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Sinclair Lewis lambasted his hometown as shallow, dull and not worth living in, but now townspeople say they'll do whatever they can to preserve the Main Street the novelist made famous in 1920.

"To lose the character of Main Street is something we cannot allow," said Al Tingley, a member of the Main Street Preservation Committee and co-owner of the Palmer House Hotel.The state Transportation Department has proposed a $1.75 million project to widen the road through downtown beginning in 1993 to reduce accidents and accommodate heavier trucks. The town of 3,700 is about 95 miles from Minneapolis.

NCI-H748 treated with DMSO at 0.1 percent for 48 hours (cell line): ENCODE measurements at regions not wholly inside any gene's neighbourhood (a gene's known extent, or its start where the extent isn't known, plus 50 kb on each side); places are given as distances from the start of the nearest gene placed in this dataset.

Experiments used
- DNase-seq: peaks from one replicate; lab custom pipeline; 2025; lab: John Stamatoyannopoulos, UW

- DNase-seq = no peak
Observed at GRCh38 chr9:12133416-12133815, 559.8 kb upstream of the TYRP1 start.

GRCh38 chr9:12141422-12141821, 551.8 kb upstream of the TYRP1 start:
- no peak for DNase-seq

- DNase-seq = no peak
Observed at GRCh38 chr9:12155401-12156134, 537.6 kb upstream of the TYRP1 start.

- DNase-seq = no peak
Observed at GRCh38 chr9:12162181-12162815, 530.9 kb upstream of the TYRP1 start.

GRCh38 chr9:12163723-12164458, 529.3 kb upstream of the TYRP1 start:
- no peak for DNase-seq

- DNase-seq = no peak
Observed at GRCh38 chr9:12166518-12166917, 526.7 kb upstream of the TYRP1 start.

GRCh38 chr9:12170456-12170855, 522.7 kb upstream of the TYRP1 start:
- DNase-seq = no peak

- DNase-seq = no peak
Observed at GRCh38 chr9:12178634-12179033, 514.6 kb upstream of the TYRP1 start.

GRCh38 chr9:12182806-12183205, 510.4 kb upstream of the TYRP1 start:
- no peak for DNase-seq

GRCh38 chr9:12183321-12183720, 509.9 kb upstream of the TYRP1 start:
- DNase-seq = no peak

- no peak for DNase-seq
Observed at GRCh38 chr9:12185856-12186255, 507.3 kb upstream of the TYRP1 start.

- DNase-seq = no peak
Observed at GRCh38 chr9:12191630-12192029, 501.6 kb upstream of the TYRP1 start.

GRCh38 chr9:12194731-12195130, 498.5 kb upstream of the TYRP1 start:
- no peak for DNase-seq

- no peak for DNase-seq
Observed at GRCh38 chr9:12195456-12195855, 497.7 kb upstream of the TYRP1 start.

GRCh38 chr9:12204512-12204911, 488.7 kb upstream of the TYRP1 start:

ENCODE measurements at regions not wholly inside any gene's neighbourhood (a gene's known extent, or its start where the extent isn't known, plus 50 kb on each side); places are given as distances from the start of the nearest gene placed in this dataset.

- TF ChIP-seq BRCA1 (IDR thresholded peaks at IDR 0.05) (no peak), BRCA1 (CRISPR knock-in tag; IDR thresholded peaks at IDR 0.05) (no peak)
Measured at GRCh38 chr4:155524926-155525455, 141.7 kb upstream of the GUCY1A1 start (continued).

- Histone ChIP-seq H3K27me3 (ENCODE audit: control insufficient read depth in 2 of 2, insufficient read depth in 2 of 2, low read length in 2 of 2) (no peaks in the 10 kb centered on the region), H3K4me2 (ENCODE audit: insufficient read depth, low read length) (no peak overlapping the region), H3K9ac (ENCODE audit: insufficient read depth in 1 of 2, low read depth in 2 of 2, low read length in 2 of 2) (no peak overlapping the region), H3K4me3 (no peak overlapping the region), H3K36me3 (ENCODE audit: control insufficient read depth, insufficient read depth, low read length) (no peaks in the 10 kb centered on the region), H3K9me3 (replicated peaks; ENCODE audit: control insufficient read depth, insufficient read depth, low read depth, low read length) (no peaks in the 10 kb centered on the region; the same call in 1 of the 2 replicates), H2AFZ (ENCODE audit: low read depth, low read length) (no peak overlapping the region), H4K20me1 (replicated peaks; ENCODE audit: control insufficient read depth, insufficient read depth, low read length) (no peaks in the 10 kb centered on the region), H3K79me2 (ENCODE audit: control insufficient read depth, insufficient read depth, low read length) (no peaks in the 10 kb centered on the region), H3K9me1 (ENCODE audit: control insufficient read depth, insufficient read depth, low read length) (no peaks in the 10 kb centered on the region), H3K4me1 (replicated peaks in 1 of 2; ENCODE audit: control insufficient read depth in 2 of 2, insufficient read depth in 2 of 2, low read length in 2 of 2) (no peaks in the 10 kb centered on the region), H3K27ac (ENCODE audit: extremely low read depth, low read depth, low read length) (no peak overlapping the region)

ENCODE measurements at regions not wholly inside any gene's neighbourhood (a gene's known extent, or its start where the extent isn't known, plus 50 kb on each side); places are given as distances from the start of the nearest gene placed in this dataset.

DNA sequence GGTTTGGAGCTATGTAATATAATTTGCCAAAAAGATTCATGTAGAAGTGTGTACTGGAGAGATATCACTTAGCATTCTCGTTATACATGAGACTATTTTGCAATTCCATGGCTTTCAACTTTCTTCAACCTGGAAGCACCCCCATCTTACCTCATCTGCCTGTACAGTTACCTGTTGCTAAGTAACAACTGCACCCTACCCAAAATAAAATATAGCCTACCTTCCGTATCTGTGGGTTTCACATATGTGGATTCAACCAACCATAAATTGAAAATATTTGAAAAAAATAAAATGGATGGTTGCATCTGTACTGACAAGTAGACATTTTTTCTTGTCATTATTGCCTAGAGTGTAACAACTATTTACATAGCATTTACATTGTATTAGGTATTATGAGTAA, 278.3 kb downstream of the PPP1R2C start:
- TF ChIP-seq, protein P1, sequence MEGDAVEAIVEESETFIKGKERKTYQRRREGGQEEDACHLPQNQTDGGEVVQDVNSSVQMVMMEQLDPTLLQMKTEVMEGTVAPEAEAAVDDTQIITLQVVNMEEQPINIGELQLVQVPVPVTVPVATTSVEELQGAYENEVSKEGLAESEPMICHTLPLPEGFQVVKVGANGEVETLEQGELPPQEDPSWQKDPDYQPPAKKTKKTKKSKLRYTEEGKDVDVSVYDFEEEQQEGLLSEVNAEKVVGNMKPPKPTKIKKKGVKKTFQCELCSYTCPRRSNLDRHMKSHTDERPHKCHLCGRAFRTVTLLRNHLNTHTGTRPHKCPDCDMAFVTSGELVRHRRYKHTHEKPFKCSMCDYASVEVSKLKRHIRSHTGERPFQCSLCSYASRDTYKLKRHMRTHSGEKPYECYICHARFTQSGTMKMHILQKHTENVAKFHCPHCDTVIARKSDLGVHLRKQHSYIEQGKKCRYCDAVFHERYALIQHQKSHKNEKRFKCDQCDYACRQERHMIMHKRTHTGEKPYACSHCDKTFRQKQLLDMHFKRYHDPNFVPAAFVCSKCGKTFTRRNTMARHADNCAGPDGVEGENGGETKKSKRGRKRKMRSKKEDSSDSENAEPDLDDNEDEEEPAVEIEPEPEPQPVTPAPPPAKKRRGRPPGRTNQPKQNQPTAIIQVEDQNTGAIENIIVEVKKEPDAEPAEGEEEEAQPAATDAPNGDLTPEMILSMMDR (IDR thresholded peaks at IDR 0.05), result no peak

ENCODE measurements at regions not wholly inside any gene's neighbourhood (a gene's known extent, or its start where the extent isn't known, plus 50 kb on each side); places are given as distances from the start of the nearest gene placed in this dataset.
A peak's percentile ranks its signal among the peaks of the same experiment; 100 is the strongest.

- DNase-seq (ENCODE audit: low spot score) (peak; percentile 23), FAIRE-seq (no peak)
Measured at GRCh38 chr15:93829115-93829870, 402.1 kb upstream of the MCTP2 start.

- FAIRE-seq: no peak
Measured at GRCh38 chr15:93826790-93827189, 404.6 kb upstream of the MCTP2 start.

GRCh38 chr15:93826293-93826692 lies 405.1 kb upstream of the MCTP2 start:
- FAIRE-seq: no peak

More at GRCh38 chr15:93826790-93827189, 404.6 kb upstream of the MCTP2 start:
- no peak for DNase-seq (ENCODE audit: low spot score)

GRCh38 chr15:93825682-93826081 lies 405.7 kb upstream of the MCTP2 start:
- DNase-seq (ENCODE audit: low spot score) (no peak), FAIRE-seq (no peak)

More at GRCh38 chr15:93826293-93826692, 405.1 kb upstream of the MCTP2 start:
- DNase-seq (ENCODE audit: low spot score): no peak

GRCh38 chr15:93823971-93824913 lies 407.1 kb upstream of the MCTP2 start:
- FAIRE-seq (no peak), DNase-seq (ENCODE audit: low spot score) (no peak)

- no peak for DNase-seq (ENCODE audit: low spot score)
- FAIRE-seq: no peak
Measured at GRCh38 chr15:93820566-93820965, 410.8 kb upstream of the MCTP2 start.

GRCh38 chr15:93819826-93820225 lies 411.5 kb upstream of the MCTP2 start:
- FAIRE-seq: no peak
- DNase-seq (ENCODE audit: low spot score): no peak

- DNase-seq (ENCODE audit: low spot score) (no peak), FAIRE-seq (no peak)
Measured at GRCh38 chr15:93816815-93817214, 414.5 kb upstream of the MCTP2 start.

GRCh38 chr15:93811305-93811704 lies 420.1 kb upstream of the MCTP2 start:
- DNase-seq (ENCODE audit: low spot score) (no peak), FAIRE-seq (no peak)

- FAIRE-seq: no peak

Opponents say Main Street's business would plummet and the character of Lewis' hometown would be lost. Sidewalks would be narrowed, trees would be cut down and parking would be so limited tourists won't bother stopping, they say.

Townspeople were not always so fond of the attention Lewis brought the town with his novel "Main Street," which lambasted fictional Gopher Prairie, Minn., a thinly disguised version of this town where Lewis was born in 1885.

Lewis railed against "the incredible dullness of it" and "it's vacuousness and bad manners and spiteful gossip."

Among his other novels are "Babbitt," "Elmer Gantry" and "Arrowsmith." In 1926, he rejected the Pulitzer Prize for "Arrowsmith."

Four years later he became the first American to win the Nobel Prize in literature. He died in 1951.